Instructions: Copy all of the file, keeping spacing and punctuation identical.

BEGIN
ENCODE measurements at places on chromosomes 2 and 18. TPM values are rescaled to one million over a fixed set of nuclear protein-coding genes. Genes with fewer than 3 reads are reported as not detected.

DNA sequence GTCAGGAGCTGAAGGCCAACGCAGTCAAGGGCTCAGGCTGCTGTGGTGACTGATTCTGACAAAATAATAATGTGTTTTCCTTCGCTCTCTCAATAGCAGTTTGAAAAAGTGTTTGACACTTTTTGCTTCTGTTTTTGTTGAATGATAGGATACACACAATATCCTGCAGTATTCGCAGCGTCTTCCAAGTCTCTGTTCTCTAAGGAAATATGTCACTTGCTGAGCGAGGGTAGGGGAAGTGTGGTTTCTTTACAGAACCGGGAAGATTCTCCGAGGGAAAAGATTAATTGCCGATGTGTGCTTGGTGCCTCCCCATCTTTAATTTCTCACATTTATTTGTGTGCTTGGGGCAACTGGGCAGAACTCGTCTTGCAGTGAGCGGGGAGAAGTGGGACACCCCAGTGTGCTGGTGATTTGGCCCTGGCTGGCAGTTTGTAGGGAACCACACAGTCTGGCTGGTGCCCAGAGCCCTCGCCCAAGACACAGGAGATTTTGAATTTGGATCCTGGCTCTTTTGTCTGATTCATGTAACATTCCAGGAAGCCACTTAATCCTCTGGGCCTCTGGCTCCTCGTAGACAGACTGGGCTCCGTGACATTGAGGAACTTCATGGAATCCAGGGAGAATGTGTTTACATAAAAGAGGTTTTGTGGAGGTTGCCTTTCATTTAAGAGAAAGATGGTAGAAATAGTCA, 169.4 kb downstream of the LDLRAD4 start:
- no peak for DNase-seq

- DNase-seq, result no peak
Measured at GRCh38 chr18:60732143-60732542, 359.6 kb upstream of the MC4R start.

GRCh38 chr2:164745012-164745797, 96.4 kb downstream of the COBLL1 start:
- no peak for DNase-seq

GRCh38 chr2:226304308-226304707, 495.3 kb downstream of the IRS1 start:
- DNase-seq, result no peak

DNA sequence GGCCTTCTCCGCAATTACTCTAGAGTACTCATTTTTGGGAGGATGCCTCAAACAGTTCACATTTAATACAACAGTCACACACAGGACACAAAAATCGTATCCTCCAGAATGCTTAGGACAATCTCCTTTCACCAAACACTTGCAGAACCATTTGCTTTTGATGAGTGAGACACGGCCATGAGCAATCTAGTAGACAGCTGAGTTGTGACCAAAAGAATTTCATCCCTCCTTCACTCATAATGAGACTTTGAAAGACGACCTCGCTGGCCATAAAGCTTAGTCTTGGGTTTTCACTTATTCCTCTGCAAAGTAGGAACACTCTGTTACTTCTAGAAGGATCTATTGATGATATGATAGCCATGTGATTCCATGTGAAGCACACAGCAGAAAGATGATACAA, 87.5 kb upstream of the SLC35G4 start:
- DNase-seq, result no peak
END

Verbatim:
ENCODE measurements at places on chromosomes 2 and 18. TPM values are rescaled to one million over a fixed set of nuclear protein-coding genes. Genes with fewer than 3 reads are reported as not detected.

DNA sequence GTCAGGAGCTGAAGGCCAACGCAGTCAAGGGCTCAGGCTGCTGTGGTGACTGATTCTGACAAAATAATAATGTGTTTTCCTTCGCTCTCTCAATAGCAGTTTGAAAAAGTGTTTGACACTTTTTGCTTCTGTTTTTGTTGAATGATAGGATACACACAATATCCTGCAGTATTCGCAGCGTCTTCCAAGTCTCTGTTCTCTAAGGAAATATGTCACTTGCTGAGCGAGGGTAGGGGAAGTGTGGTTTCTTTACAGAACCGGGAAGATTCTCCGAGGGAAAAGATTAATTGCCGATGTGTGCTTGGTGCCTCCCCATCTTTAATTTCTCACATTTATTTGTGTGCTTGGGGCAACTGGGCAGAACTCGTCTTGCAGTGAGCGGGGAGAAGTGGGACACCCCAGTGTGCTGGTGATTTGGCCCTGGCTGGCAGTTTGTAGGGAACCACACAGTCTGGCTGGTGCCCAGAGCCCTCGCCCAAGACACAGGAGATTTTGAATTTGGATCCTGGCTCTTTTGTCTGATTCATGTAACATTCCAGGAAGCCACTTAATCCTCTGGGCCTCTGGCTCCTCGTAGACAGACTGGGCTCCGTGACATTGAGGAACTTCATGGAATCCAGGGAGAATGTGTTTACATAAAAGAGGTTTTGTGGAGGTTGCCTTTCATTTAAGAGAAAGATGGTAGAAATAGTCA, 169.4 kb downstream of the LDLRAD4 start:
- no peak for DNase-seq

- DNase-seq, result no peak
Measured at GRCh38 chr18:60732143-60732542, 359.6 kb upstream of the MC4R start.

GRCh38 chr2:164745012-164745797, 96.4 kb downstream of the COBLL1 start:
- no peak for DNase-seq

GRCh38 chr2:226304308-226304707, 495.3 kb downstream of the IRS1 start:
- DNase-seq, result no peak

DNA sequence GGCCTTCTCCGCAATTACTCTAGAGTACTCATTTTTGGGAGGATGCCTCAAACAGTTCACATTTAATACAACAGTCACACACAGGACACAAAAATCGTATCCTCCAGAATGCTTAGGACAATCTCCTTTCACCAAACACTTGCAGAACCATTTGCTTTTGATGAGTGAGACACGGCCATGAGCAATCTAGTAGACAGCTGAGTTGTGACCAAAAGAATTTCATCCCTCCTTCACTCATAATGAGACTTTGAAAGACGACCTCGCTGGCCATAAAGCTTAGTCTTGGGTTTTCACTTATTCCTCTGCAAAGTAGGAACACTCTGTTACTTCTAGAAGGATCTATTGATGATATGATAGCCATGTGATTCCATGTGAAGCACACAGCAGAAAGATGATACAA, 87.5 kb upstream of the SLC35G4 start:
- DNase-seq, result no peak